Home Care Chief calls for home care to be ‘centre stage’ in Government’s fight against COVID-19

Jane Townson, Chief Executive of UKHCA, which represents home care companies, is calling for home care to be “centre stage” in the government’s battle to contain the coronavirus.

She argues that home care often prevents “unnecessary admission” to care homes and hospitals as it enables to people to stay living well and independently at home.

Consequently she says preventing these unnecessary admissions “should be a priority” and “supporting people at home, as far as possible, would be an intelligent and cost-effective strategy for the nation’s health and well-being”. However she says: “Instead, the opposite is happening. The majority of public and private funding, as well as media attention, is focused on hospitals and care homes, which between them support only 0.5 million people at a time.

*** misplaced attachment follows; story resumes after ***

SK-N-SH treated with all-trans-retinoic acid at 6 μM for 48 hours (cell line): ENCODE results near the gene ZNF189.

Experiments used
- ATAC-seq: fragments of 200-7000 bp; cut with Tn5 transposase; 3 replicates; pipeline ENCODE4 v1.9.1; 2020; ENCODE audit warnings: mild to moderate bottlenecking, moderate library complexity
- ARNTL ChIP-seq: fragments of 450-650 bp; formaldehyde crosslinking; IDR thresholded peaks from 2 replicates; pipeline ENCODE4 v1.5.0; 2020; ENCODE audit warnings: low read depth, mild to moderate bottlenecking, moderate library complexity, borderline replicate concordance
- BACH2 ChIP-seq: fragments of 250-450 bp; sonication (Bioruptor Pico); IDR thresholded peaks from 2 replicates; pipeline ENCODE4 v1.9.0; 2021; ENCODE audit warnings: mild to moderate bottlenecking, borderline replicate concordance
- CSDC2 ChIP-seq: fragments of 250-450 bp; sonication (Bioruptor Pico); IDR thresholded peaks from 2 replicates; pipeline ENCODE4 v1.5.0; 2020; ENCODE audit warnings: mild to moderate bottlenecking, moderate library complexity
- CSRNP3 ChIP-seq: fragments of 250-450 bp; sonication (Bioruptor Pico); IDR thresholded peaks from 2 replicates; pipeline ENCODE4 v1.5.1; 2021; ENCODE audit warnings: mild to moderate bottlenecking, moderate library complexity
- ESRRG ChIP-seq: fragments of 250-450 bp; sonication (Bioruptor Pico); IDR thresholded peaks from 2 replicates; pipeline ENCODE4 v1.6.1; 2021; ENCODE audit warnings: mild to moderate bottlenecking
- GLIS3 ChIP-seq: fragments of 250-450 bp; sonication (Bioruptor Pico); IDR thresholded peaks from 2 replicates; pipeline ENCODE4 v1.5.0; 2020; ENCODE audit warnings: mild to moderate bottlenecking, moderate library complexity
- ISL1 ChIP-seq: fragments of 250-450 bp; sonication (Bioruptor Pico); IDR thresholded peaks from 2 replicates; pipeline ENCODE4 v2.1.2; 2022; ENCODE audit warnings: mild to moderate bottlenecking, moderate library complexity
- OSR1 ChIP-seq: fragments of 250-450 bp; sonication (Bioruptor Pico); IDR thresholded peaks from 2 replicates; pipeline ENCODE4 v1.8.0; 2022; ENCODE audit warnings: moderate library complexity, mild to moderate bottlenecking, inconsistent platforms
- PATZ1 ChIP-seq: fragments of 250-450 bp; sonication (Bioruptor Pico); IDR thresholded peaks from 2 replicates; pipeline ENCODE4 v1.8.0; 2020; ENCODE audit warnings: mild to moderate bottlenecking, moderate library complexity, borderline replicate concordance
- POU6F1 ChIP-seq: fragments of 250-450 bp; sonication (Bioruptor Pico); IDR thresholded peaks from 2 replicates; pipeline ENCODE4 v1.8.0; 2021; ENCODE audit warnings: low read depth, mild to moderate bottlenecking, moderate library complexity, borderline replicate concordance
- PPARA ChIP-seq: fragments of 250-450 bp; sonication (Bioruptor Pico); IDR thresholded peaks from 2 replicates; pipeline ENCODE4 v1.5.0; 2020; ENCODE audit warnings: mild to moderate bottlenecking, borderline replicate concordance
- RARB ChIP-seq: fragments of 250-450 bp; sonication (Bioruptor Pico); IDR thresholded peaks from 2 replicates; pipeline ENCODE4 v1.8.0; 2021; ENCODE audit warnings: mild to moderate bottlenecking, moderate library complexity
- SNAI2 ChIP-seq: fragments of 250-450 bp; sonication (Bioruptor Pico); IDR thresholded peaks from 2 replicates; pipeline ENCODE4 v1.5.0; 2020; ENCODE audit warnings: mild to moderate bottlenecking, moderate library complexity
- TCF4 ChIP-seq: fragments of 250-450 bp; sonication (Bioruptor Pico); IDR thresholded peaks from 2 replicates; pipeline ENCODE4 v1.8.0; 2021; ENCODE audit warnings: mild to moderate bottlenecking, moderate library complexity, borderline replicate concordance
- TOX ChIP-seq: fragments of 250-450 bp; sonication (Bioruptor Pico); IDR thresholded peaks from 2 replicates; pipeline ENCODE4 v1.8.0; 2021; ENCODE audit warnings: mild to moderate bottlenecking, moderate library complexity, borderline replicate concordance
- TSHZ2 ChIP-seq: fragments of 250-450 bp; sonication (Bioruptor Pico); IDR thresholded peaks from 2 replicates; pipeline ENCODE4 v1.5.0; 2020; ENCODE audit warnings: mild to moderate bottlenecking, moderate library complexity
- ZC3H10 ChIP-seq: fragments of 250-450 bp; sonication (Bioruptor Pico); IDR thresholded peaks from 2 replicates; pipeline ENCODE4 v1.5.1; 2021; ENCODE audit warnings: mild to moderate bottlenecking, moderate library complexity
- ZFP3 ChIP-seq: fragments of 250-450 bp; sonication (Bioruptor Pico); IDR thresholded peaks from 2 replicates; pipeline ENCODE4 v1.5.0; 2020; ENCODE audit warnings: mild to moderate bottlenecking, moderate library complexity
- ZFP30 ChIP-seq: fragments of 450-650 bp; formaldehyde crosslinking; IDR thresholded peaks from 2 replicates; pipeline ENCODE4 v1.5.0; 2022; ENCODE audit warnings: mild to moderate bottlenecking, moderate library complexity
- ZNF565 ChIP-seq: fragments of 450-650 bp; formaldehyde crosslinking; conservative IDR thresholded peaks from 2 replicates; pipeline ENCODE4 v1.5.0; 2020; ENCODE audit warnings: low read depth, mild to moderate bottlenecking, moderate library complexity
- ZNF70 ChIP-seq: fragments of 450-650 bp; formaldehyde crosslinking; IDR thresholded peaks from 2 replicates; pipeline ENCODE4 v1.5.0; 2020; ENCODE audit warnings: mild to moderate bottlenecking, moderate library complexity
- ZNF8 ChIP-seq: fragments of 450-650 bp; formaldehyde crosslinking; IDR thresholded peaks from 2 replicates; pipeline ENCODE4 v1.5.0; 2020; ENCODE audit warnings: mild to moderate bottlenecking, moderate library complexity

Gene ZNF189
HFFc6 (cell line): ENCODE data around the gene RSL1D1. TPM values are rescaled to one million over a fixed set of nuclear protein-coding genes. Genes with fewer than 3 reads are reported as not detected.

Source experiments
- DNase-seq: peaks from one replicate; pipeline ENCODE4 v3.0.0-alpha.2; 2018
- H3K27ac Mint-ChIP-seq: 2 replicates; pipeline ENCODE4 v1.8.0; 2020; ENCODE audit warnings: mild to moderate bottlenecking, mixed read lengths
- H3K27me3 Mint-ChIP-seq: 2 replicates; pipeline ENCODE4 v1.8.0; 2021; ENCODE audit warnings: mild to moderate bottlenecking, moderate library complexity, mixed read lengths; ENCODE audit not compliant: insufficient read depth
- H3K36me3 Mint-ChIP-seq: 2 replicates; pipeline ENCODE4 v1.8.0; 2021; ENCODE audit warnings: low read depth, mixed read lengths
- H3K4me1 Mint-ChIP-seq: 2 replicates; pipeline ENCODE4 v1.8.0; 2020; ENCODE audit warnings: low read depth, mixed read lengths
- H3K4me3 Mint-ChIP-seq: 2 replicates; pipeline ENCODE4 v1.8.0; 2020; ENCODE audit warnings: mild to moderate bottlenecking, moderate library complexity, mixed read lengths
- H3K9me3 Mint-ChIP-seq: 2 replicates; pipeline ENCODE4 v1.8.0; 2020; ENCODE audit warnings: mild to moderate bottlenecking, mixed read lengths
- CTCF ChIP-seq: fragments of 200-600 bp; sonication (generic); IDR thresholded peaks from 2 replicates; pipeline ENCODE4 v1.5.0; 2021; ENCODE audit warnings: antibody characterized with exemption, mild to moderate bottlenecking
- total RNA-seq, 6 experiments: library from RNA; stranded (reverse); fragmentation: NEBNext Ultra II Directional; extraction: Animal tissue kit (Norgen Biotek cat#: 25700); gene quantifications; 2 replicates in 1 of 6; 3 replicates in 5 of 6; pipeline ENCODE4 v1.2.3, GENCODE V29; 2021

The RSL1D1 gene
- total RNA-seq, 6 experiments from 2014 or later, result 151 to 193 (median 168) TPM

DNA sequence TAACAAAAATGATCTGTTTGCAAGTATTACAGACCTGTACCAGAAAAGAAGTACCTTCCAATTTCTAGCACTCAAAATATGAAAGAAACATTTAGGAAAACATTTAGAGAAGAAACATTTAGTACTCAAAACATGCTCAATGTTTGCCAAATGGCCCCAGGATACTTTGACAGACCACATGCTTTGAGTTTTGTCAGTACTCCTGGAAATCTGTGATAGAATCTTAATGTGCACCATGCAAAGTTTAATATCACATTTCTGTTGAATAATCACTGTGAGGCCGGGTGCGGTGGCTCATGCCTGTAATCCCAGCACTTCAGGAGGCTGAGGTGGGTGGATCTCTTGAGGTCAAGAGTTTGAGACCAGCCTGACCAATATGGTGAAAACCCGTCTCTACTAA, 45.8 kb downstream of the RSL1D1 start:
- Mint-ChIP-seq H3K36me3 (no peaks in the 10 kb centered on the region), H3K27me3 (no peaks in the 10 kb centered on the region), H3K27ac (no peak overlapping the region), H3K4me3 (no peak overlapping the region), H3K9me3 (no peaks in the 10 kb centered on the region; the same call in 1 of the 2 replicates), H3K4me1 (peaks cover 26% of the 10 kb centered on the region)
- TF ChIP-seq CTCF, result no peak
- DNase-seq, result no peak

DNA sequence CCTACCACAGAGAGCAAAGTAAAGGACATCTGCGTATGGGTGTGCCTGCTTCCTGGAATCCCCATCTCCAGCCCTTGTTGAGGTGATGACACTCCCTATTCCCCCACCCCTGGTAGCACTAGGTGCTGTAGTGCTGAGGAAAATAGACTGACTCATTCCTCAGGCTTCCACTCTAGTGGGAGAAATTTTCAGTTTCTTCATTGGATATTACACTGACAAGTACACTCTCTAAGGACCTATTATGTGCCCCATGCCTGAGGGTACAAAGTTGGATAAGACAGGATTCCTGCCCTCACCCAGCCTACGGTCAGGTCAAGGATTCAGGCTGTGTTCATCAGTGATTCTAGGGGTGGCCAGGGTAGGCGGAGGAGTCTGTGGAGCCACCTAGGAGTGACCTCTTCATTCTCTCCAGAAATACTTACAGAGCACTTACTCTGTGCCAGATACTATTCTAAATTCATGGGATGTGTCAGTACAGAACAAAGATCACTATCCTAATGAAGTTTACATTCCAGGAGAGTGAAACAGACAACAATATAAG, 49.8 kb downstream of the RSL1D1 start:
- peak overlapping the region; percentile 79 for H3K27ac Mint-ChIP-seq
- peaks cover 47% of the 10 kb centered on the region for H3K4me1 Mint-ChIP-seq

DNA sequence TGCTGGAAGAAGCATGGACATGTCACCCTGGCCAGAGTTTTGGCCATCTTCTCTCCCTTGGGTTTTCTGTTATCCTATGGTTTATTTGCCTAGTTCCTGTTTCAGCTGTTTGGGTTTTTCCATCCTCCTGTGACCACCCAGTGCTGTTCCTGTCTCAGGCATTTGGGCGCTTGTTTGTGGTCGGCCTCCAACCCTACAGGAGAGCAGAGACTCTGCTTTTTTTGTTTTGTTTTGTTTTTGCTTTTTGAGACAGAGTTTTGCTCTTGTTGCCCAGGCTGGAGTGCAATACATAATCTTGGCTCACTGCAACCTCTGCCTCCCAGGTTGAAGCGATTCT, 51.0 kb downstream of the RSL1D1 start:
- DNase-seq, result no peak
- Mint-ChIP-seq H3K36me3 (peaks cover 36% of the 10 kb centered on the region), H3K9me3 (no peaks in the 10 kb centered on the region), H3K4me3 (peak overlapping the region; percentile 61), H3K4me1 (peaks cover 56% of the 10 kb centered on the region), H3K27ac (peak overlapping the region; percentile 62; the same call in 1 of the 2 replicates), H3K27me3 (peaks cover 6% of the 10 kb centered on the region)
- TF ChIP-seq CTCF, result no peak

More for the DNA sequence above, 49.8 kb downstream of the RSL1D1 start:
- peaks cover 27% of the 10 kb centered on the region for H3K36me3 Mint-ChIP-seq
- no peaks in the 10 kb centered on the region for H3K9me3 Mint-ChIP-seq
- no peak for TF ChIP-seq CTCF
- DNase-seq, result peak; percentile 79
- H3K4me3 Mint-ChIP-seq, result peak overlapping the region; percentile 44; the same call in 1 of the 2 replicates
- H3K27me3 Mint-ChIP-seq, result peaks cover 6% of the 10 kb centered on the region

“In contrast, over 10 million people at any one time receive or need support and care in their own homes, either from unpaid informal carers or paid-for home care workers.

“Over £152 billion of public funding is directed at the NHS, with only £6.2 billion to home care, across the UK. Therefore, Government spend on home care is only 4 per cent that of the NHS.”

Caring for people at home ‘could help reduce spread of coronavirus’

She believes that right now, during the COVID-19 pandemic, “home care needs to be centre stage in a national social and healthcare strategy, where care homes and hospital are seen as a last resort”.

Home care providers are under huge pressures financially as the pandemic has led to some people needing care cancelling calls due to fear of infection and they are having to pay out for PPE as well which has seen ‘rampant price inflation’ according to UKHCA.

Government PPE guidance states that fluid repellent face masks and eye protection are required for almost every home care visit. Each day across the UK, the UKHCA estimates there are over 1.5 million home care visits.

It says that some smaller providers are facing additional monthly costs of face masks of £13,000, when previously they would have had close to zero cost for these items. They will also have less purchasing power than the larger providers as they won’t be able to bulk buy.

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